Tuesday, 6 March 2012

New Windows Onto Old Traditions

In the early hours of this morning I stumbled across the notion of the "trousseau tea". In this Victorian wedding tradition (they had so many!) the bride basically holds something of an open house to display the contents of her trousseau, as well as to show off her shower gifts. Tea, coffee, champagne, and dainties are served, and everyone oohs and aahhs their little hearts out. This tradition carried on in some areas right up to the second world war, and indeed, is still common among some of the older or more moneyed families in the south.

Quaint, yes? Not something I'd want for myself a) because its showing off b) because I don't really have anything worth showing off c) because I generally view cramming a house full of women who are potentially jealous of your acquisitions to be similar to this bullshit. SNAKES ON A PLANE!

Anyway. . .

After looking up some images associated with "trousseau tea", I have to admit, I was drooling a little. Its probably my inner history nerd popping out to say hi, but the richness, the lushness, the refined elegance, and the absolute unnecessary extravagance of these images really appeal to me:

from: here
from: here

from: here

But it wasn't until I came across a 1939 clipping from the Pickering-Ajax Digital Archive (PADA), that I really understood or grasped the feel of the trousseau tea. But before I show you the clipping, I would like to describe the PADA, and, through that give those of you still wondering some insight into some of what I will (hopefully) be doing as an archivist.

The Pickering-Ajax Digital Archive, in their own words :
". . .is designed to create an Internet accessible digital archive and research database containing detailed information about the unique history and issues of the Pickering and Ajax communities.
The Pickering and Ajax areas have a long history of settlement beginning in the early nineteenth century. The geographic boundaries between Pickering and Ajax have shifted over the years, resulting in an overlap of interests. Much of the area currently identified as Ajax, was originally part of Pickering Township and Pickering Village. Collections relating to the history of both communities have become divided over time, which has resulted in much frustration among researchers. The PADA project amalgamates these collections in one convenient digital archive."

The movement towards online accessibility is one that is increasingly significant for archives. Users come more and more to expect that any information they could find at a public institution such as a library or archives will also be available to them free online. Digital collections such as that made available by PADA serve a double-edged purpose of meeting user needs, while at the same time raising awareness of the types of resources the archive has available to researchers.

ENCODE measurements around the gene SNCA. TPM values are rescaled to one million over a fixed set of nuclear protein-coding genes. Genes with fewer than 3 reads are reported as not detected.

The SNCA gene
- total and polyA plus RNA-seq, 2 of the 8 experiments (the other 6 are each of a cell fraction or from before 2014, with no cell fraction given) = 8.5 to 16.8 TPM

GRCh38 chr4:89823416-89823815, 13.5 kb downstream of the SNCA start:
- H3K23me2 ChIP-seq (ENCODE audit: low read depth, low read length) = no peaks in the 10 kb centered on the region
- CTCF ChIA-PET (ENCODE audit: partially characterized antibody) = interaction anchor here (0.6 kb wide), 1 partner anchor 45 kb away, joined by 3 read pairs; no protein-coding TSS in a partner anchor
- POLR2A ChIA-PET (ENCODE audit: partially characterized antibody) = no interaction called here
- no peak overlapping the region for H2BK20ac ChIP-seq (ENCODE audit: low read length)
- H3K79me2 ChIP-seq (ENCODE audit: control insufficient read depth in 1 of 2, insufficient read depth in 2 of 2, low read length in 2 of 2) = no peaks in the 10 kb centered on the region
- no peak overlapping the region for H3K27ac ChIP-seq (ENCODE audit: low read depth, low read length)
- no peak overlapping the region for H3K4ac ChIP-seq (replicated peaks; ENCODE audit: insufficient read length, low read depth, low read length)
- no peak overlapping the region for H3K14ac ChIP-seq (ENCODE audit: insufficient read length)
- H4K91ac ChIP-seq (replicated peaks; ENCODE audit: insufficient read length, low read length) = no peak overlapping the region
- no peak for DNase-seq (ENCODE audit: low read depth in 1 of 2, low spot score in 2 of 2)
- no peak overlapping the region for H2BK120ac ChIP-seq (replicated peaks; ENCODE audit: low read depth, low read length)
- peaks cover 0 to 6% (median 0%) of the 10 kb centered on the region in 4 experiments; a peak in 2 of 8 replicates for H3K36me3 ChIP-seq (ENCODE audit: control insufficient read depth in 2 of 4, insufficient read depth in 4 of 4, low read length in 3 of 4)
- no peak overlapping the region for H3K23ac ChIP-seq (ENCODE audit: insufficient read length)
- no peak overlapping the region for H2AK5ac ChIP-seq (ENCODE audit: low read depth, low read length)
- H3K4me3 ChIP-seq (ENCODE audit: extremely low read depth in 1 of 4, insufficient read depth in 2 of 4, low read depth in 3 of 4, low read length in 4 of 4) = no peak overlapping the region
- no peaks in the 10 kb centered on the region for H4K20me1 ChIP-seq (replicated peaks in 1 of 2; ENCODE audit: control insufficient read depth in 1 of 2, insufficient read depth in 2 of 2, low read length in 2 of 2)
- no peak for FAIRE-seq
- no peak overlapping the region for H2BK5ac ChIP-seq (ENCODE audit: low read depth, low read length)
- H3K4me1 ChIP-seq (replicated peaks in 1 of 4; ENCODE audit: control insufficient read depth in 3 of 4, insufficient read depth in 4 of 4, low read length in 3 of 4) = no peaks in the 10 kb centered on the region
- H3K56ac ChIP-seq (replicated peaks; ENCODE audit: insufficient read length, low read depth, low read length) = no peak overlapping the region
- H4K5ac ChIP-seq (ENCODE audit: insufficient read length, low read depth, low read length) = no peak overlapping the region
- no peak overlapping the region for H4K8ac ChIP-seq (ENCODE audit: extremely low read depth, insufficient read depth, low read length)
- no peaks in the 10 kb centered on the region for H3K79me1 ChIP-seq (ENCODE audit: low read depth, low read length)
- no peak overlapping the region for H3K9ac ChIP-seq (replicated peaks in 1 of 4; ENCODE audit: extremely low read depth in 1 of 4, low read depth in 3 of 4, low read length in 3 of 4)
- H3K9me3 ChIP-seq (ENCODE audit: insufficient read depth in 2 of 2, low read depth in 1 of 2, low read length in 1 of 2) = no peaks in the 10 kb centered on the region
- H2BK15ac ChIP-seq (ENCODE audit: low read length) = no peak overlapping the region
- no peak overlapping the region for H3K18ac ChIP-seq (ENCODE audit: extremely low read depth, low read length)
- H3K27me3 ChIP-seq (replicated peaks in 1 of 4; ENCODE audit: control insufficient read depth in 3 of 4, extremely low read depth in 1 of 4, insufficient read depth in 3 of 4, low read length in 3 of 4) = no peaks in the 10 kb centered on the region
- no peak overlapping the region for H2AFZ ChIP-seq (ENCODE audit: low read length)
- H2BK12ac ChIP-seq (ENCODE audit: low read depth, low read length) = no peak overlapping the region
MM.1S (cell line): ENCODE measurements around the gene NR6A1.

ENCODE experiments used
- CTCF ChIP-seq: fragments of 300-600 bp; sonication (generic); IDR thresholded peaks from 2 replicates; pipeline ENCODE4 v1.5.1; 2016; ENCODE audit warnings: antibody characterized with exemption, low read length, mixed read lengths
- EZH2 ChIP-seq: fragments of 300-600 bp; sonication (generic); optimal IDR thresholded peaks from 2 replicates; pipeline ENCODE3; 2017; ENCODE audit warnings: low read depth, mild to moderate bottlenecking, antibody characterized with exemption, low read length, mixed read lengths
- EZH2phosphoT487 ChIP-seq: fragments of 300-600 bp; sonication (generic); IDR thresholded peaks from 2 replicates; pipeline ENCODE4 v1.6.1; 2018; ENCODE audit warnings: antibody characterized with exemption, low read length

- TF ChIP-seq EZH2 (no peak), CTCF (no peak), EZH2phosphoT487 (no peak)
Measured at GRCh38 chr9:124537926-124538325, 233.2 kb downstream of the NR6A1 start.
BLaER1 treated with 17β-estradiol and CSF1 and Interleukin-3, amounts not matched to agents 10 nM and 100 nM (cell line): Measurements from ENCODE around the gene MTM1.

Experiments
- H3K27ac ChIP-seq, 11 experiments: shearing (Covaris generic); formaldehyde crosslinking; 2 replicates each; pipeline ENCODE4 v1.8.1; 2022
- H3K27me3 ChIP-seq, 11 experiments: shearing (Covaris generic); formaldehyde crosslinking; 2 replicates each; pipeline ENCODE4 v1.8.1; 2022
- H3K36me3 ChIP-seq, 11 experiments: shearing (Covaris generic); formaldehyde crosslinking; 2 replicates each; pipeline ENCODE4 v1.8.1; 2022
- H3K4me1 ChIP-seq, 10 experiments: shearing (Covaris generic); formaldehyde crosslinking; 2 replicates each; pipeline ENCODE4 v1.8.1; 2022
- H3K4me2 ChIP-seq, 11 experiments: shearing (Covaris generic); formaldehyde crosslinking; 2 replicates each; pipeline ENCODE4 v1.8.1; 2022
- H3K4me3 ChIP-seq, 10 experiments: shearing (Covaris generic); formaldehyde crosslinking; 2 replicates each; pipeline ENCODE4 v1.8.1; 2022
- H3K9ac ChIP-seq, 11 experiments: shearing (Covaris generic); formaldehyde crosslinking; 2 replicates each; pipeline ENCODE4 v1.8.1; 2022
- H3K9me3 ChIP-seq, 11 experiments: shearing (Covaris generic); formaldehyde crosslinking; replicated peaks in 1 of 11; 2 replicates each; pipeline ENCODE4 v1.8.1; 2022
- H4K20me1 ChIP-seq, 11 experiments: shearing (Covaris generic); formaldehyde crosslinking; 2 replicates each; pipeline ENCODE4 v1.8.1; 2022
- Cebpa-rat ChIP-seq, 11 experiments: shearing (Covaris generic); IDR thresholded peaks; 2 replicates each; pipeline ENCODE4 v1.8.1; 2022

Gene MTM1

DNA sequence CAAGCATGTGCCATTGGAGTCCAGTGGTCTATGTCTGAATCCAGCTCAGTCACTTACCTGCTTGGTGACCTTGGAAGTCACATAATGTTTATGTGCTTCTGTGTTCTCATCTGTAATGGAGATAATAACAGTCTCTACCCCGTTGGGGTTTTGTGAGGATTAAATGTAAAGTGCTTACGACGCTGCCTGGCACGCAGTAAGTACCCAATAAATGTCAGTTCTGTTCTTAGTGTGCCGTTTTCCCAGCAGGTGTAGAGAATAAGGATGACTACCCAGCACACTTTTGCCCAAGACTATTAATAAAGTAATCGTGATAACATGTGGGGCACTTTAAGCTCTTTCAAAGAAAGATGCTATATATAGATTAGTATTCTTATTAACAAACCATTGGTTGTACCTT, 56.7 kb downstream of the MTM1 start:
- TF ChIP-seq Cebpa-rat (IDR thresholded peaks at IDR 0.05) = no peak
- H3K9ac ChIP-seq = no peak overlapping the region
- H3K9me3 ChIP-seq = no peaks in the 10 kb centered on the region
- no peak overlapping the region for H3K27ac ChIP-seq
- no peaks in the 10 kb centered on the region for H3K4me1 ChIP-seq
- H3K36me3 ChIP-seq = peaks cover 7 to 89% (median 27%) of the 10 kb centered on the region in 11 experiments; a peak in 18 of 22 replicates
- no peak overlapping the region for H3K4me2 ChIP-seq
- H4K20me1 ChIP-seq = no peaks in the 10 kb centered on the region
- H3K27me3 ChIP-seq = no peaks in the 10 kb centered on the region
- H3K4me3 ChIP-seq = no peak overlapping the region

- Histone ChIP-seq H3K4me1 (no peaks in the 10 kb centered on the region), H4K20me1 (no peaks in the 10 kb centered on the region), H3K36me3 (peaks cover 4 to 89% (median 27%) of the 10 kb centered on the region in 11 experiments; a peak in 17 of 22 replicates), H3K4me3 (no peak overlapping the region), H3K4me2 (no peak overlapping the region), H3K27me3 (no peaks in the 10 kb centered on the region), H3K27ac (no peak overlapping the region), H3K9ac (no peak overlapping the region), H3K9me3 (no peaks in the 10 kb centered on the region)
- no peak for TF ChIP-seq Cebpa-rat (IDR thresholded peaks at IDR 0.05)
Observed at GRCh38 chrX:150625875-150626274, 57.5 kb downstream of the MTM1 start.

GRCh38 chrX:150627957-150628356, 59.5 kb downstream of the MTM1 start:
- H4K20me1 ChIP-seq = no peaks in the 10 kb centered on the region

For a project such as this, a number of things must be taken into consideration: quality of scan must be ensured, but balanced with the amount of space needed to store all of the scans; strong metadata (or information about the document itself) must be provided both for search purposes, and for technical reasons; any potential copyright or privacy issues pertaining to the document must be assessed and accounted for. PADA's resources are all beyond copyright at this point, and so may be copied with appropriate acknowledgement to their institution.

So, without further ado, from PADA's collection, the trousseau tea

Seeing the trousseau described in the language of the time gives you a feel for the event in a way that modern descriptions or representations cannot. Note the attention given to the floral arrangements, the decorations, the gowns. Things which we may, in our current time, ignore as mere trappings to the capital "E" Event, in 1939, following the Great Depression, carried an entirely different meaning. This is the value of the archival record: that those of us, living in a different time and place, can intellectually or emotionally grasp the thoughts and feelings of those who came before us by viewing firsthand the records they've left behind. Or sometimes, even more significantly, realize that we cannot grasp their thoughts and feelings at all, and come to know through that gap what we have lost. This is also the value of the digital collection, as it acknowledges the technology-shackled nature of the modern user, while at the same time providing a window into a world before the notion of the "digital" even existed. 

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